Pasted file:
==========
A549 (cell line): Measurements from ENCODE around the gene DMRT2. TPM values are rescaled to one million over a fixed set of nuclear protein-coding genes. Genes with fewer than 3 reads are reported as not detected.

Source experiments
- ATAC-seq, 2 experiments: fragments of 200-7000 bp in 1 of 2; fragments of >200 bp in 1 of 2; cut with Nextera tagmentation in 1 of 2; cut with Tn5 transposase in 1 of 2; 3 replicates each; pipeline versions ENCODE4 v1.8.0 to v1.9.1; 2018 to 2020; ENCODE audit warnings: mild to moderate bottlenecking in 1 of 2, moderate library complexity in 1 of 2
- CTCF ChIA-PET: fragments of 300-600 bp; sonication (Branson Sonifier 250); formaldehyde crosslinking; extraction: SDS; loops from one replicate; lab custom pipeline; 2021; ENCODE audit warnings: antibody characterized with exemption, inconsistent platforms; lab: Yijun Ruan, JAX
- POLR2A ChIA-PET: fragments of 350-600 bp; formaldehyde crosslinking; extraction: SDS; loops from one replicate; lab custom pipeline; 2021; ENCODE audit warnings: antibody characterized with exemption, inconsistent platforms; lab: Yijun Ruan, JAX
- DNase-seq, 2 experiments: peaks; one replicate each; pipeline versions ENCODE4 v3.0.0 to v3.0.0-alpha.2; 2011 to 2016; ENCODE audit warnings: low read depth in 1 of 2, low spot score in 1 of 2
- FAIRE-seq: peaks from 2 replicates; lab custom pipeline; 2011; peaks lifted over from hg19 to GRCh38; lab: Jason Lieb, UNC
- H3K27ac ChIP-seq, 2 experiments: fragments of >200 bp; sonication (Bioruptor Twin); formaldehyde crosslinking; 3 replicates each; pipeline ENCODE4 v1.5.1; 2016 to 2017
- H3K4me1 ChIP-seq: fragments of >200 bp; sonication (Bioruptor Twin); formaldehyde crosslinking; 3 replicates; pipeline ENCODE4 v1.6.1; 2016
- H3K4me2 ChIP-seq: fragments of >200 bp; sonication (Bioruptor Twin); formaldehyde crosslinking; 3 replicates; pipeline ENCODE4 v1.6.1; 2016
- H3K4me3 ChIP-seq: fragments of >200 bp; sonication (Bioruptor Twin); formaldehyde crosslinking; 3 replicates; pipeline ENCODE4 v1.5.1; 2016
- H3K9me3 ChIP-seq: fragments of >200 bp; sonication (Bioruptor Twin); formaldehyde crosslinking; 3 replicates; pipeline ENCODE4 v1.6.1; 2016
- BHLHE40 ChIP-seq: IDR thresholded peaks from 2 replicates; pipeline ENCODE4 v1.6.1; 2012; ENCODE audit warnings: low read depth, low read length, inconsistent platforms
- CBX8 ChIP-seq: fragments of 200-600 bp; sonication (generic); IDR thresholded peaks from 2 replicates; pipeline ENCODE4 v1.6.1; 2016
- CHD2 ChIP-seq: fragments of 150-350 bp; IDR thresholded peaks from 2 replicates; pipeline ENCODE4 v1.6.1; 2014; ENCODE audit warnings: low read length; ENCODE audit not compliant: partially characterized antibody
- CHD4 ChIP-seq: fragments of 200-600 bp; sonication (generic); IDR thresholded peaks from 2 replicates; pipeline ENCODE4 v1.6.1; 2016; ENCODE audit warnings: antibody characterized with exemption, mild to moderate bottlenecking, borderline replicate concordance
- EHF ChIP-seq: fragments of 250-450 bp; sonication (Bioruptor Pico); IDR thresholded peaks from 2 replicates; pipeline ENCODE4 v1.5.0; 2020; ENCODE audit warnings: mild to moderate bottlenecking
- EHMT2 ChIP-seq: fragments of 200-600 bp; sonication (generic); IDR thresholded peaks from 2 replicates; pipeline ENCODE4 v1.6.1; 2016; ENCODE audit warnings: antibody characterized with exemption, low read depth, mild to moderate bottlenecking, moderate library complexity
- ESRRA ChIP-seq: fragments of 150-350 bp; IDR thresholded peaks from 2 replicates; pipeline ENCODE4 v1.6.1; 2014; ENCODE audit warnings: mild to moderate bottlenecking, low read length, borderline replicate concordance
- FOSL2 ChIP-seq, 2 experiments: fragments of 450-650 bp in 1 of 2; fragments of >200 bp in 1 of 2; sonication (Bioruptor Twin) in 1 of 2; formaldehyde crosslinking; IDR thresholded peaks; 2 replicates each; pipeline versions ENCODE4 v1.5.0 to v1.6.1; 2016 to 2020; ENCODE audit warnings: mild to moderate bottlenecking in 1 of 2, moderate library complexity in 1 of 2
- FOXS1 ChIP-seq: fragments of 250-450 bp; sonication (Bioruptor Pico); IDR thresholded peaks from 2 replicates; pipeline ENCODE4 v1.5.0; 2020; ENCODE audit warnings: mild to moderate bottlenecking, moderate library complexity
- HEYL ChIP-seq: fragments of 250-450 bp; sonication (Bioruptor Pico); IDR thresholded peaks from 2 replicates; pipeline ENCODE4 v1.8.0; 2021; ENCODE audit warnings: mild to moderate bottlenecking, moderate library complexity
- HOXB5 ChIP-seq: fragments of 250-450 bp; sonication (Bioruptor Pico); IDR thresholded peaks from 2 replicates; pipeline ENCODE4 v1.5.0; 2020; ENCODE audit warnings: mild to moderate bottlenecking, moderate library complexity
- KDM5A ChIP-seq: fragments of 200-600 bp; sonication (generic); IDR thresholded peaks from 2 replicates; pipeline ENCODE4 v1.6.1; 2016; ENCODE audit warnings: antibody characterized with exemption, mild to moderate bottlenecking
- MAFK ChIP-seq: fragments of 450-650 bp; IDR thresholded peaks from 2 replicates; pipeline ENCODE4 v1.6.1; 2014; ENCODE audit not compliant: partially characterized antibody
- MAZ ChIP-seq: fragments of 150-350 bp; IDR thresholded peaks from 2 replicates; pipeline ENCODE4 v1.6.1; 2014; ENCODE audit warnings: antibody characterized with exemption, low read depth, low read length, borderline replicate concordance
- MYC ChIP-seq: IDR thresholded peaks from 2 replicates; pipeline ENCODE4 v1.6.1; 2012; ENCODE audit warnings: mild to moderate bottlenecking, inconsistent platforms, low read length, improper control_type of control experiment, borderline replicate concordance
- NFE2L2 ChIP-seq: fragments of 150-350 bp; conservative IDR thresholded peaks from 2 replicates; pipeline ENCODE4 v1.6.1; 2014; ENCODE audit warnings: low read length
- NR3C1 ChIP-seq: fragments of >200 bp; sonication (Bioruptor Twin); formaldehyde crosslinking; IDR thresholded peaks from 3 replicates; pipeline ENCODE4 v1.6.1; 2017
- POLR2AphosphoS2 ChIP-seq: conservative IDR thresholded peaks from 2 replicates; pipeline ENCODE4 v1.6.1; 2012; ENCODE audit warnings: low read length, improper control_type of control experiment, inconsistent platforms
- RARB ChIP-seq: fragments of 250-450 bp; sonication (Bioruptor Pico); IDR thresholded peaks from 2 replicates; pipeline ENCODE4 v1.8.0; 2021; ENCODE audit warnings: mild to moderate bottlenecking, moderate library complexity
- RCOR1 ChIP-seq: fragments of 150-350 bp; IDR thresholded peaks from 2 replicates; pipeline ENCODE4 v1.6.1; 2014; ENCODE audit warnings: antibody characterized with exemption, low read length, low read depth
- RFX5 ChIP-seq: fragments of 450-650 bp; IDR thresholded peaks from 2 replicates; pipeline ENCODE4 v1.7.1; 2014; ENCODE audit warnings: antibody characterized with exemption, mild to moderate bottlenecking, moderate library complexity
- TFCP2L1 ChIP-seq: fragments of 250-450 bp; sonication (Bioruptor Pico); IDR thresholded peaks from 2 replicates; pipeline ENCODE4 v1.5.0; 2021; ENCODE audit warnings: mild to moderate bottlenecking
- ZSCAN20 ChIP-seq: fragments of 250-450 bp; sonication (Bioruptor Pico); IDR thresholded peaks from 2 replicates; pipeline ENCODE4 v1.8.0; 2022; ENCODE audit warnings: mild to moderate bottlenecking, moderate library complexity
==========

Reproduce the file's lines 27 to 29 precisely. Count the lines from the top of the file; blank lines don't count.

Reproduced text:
- MYC ChIP-seq: IDR thresholded peaks from 2 replicates; pipeline ENCODE4 v1.6.1; 2012; ENCODE audit warnings: mild to moderate bottlenecking, inconsistent platforms, low read length, improper control_type of control experiment, borderline replicate concordance
- NFE2L2 ChIP-seq: fragments of 150-350 bp; conservative IDR thresholded peaks from 2 replicates; pipeline ENCODE4 v1.6.1; 2014; ENCODE audit warnings: low read length
- NR3C1 ChIP-seq: fragments of >200 bp; sonication (Bioruptor Twin); formaldehyde crosslinking; IDR thresholded peaks from 3 replicates; pipeline ENCODE4 v1.6.1; 2017